Pitcairn Island -- remote and wild in the South Pacific, a place of towering cliffs and lashing surf -- is home to descendants of Fletcher Christian and the Mutiny on the Bounty crew, who fled there with a group of Tahitian maidens after deposing their captain, William Bligh, and seizing his ship in 1789.
Shrouded in myth, the island was idealized by outsiders, who considered it a tropical Shangri-La. But as the world was to discover two centuries after the mutiny, it was also a place of sinister secrets. In this riveting account, Kathy Marks tells the disturbing saga and asks profound questions about human behavior.
In 2000, police descended on the British territory -- a lump of volcanic rock hundreds of miles from the nearest inhabited land -- to investigate an allegation of rape of a fifteen-year-old girl. They found themselves speaking to dozens of women and uncovering a trail of child abuse dating back at least three generations.
Scarcely a Pitcairn man was untainted by the allegations, it seemed, and barely a girl growing up on the island, home to just forty-seven people, had escaped. Yet most islanders, including the victims' mothers, feigned ignorance or claimed it was South Pacific "culture" -- the Pitcairn "way of life."
The ensuing trials would tear the close-knit, interrelated community apart, for every family contained an offender or a victim -- often both. The very future of the island, dependent on its men and their prowess in the longboats, appeared at risk. The islanders were resentful toward British authorities, whom they regarded as colonialists, and the newly arrived newspeople, who asked nettlesome questions and whose daily dispatches were closely scrutinized on the Internet.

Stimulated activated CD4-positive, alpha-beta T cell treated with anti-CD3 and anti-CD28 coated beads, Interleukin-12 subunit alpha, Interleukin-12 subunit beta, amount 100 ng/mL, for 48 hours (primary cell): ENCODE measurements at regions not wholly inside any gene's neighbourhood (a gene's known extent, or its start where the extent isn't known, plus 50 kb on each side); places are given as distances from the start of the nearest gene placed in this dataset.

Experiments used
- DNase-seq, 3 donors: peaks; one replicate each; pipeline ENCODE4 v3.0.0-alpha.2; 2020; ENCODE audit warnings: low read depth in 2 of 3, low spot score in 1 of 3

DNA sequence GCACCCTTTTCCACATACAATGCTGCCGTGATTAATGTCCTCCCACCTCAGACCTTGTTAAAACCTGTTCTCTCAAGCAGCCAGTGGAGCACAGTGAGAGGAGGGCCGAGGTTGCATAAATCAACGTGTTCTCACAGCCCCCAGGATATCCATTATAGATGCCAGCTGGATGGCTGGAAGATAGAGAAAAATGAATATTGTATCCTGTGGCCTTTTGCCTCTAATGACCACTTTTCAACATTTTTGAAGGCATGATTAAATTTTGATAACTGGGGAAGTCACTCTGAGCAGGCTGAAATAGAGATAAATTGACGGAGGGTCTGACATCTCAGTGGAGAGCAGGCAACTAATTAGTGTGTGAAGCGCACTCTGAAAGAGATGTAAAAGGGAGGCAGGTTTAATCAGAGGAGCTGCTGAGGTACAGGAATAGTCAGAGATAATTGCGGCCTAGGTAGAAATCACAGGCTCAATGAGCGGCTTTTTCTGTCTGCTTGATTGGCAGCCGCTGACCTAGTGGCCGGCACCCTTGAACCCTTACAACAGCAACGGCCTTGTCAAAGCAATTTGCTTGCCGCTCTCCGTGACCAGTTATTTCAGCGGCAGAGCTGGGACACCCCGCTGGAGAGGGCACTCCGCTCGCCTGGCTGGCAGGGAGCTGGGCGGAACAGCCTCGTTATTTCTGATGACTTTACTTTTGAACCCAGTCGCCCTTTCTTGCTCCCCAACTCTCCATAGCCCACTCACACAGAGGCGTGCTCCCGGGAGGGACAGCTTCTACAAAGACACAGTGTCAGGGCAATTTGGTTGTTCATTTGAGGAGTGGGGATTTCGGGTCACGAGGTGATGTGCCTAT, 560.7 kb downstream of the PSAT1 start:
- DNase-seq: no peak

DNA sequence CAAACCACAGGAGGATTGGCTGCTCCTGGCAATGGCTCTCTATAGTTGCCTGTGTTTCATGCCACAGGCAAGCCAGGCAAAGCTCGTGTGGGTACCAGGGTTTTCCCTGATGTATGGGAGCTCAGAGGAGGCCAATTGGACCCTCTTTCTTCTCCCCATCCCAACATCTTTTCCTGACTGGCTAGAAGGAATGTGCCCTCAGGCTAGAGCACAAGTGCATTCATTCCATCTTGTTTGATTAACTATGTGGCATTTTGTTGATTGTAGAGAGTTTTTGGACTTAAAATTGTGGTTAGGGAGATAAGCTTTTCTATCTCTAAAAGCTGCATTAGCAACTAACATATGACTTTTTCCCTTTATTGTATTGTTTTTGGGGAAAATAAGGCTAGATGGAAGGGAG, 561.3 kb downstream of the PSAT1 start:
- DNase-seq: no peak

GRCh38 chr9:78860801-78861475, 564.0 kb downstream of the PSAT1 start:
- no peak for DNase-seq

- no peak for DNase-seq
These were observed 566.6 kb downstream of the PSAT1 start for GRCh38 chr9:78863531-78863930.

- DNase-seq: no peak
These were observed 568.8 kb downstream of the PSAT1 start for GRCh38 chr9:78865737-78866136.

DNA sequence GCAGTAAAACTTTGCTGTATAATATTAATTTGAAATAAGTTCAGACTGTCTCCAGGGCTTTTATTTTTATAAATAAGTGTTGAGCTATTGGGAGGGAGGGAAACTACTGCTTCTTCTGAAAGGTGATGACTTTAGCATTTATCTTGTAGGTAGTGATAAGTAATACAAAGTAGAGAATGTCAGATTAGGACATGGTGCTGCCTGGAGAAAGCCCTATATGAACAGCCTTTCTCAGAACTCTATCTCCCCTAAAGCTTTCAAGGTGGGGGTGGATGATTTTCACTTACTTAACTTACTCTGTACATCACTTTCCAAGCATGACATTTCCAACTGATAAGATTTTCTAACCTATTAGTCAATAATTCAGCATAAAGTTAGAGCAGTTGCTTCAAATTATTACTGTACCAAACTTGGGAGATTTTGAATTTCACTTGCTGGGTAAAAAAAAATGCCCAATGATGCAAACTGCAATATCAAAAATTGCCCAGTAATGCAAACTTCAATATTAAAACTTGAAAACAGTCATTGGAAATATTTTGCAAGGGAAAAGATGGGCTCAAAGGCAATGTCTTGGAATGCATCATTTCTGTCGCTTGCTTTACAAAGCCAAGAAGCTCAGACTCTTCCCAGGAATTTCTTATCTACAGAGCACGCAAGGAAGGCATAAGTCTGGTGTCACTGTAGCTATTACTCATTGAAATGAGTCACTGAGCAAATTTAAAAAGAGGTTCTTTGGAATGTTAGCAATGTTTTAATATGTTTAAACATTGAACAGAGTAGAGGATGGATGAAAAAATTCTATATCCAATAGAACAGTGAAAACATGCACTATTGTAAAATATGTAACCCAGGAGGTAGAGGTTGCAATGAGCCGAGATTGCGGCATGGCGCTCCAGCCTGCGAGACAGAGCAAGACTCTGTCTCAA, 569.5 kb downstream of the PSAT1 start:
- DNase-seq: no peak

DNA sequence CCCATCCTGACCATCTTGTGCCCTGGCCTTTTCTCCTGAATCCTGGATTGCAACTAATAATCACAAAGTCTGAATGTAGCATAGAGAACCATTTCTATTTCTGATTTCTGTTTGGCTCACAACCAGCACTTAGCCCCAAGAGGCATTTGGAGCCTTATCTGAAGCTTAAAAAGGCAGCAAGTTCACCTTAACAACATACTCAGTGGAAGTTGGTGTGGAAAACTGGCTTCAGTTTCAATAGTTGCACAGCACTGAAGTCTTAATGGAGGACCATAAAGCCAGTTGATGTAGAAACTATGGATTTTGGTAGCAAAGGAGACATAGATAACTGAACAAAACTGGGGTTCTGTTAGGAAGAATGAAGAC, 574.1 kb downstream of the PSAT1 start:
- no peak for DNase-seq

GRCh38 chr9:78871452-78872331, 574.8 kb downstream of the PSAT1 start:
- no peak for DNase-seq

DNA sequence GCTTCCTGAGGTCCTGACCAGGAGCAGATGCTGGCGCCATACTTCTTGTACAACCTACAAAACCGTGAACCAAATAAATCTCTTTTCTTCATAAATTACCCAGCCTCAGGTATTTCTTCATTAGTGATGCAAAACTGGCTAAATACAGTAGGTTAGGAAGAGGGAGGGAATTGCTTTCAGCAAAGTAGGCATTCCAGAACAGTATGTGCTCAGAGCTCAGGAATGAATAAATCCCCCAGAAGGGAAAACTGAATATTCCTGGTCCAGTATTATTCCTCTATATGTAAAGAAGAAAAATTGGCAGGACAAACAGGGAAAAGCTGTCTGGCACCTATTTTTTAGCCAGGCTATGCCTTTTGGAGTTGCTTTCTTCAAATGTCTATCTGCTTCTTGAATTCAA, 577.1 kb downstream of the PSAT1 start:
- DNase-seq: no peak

The court case commanded worldwide attention. And as a succession of men passed through Pitcairn's makeshift courtroom, disturbing questions surfaced. How had the abuse remained hidden so long? Was it inevitable in such a place? Was Pitcairn a real-life Lord of the Flies?
One of only six journalists to cover the trials, Marks lived on Pitcairn for six weeks, with the accused men as her neighbors. She depicts, vividly, the attractions and everyday difficulties of living on a remote tropical island. Moreover, outside court, she had daily encounters with the islanders, not all of them civil, and observed firsthand how the tiny, claustrophobic community ticked: the gossip, the feuding, the claustrophobic intimacy -- and the power dynamics that had allowed the abuse to flourish.
Marks followed the legal and human saga through to its recent conclusion. She uncovers a society gone badly astray, leaving lives shattered and codes broken: a paradise truly lost.